Charles Krauthammer, a icon in conservative punditry and journalism, has recently written a series of articles and done television appearances espousing the “inevitability” of the US adopting a Single Payer system for health care.
He went as far to state in his March 30 Washington Post editorial, “The Road to Single Payer Health Care”, that, “A broad national consensus is developing that health care is indeed a right. This is historically new. And it carries immense implications for the future. It suggests that we may be heading inexorably to a government-run, single-payer system. It’s what Barack Obama once admitted he would have preferred but didn’t think the country was ready for. It may be ready now.”
He went on to several talk shows to discuss this position and it is an interesting admission.
This is a very different position for a diehard conservative such as Krauthammer, and even though it doesn’t display an outright endorsement from him, it warrants further study of Krauthammer and probably his background as well.
Krauthammer is partially paralyzed and has significant damage to his spinal column obtained from a diving accident in the early 1970’s. He also has a background in psychiatry and is the author of several psychiatric papers including one about bipolar disorder. He is a board certified psychiatrist who also has contributed to the creation of the Diagnostic and Statistical Manual of Mental Disorders,
This is interesting, because with this type of history, the man has had a major background in the U.S medical and mental health system, both as patient and doctor.
With this type of background, he is less of a easily discredited right wing blowhard, and more of someone who can have a reasoned analysis (at least on this subject).
Of course, he has not totally endorsed a Single Payer system, but mentioning it’s “inevitability” may just be him having to save face halfway because of his right wing pedigree.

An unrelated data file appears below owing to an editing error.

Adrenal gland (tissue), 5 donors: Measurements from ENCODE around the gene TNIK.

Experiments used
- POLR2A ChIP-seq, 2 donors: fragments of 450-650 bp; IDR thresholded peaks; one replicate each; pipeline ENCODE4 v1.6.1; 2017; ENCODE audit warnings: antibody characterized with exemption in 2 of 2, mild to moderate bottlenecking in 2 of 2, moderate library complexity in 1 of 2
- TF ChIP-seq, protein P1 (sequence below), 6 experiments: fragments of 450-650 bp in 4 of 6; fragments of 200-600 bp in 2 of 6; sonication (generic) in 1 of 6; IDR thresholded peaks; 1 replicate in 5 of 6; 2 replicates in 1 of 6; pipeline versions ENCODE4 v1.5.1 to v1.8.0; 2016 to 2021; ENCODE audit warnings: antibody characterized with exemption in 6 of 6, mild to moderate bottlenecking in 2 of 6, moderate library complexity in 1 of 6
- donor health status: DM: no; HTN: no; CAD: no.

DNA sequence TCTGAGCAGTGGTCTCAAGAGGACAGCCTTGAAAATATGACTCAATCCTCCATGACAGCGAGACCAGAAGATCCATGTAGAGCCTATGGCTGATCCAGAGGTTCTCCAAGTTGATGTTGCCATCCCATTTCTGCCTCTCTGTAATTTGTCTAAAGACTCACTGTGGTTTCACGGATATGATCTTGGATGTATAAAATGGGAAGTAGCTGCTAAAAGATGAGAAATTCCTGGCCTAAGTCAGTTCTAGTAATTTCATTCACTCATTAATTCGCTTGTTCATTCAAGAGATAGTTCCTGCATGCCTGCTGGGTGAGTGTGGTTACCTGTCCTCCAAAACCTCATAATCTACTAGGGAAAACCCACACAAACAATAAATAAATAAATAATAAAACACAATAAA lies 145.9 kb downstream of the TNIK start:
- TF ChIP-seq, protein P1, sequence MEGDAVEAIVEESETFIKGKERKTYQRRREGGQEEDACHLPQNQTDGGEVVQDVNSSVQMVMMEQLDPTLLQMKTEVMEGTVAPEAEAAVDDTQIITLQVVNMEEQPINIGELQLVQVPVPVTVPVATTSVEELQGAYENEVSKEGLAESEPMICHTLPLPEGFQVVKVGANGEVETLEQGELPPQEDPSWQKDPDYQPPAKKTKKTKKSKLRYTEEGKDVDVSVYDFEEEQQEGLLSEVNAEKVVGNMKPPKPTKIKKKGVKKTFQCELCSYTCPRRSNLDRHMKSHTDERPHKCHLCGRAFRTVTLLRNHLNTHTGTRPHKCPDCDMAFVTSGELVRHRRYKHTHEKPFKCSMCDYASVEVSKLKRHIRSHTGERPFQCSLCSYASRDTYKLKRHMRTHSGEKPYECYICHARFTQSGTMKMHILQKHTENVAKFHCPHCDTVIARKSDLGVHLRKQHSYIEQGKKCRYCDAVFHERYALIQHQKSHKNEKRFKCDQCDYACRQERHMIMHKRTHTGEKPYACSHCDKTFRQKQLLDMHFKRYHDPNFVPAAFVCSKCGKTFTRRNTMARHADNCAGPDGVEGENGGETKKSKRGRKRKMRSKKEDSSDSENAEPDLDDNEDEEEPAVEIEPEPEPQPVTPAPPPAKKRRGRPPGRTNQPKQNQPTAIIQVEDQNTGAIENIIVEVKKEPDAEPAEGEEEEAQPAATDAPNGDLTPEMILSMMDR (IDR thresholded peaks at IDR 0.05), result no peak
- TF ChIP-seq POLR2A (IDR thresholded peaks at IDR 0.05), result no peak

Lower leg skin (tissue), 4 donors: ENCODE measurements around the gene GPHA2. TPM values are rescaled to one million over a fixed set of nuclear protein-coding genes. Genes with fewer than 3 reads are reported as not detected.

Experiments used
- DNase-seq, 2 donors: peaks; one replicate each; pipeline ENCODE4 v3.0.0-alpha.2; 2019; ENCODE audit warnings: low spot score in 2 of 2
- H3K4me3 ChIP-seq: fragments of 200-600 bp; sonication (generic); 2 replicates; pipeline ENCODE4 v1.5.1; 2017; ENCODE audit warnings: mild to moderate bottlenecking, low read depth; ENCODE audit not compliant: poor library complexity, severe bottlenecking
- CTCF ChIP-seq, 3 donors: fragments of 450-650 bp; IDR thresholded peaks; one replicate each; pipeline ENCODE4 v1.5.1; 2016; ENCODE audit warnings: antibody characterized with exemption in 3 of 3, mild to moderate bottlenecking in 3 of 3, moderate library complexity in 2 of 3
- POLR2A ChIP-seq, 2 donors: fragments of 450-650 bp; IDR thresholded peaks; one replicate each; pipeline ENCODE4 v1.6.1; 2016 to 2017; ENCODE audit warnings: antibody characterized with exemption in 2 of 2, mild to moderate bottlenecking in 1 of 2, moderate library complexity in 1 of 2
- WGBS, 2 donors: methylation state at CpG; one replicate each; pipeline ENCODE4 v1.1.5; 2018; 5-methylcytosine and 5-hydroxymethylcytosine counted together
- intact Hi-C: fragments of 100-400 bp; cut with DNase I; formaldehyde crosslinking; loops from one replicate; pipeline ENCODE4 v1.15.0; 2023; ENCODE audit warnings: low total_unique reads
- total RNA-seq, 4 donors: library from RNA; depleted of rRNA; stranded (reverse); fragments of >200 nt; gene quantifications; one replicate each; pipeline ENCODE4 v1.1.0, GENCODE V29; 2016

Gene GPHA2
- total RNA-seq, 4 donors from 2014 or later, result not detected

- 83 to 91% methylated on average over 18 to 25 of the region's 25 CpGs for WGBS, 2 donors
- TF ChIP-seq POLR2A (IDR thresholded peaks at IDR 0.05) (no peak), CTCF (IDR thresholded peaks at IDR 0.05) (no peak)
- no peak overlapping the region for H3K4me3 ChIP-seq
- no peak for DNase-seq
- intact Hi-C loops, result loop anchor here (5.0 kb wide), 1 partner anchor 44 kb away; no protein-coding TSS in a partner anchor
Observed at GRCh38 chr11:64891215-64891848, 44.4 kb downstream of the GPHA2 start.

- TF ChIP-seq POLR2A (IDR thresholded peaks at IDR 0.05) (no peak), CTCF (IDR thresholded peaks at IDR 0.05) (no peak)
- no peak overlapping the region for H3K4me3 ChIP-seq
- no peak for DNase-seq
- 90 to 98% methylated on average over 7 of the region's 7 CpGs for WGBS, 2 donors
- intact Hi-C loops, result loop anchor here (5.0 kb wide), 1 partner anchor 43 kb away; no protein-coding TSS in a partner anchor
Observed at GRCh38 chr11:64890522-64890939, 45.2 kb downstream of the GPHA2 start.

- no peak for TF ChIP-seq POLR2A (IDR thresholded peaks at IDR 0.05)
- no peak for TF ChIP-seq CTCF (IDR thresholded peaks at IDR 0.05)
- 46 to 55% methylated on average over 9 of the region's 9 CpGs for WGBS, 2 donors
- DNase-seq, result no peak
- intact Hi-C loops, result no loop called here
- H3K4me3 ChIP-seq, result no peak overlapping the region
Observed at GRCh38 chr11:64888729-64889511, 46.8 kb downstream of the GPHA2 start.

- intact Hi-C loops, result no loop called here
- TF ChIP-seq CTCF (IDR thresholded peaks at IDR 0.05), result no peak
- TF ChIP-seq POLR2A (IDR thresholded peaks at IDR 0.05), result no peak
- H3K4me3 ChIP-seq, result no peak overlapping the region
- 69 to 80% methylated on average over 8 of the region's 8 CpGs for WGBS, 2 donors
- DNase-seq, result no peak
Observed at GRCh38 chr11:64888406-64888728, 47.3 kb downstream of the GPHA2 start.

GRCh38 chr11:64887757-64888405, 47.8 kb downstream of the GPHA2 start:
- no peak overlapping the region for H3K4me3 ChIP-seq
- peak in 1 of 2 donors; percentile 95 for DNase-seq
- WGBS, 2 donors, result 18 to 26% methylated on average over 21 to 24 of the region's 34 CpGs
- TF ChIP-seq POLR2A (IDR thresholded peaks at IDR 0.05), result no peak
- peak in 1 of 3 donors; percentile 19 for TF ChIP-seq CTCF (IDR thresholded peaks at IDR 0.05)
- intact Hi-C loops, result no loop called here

If he came out as endorsing it, he would face a major backlash from much of his audience, and it would cause a lot of controversy with his conservative allies.
This may be pure speculation, but by choosing this middle ground, perhaps he’s being prescient but also (by default) endorsing something that the majority of the western world takes for granted.
It is somewhat similar to William F. Buckley’s surprise 2004 endorsement of marijuana decriminalization. In 2004, the National Review founder and editor (and famous Gore Vidal debater) came out for marijuana decriminalization much to the surprise of his audience.
Much of the wording of his first article discussing this cited the “popularity” of the idea of decriminalizing pot, relaying such statistics as “two of every five Americans, according to a 2003 Zogby poll cited by Dr. Nadelmann, believe “the government should treat marijuana more or less the same way it treats alcohol: It should regulate it, control it, tax it, and make it illegal only for children.”
Buckley was ahead of the curve on this one, and to think that in a little over a decade state after state decriminalizing pot beyond the medical use that initially it was being approved for back then. Krauthammer may not be an outright supporter of Single Payer, but it’s undeniable that there has been a sea change in people’s (and perhaps his) perceptions regarding the future implementation of a single payer system in the United States.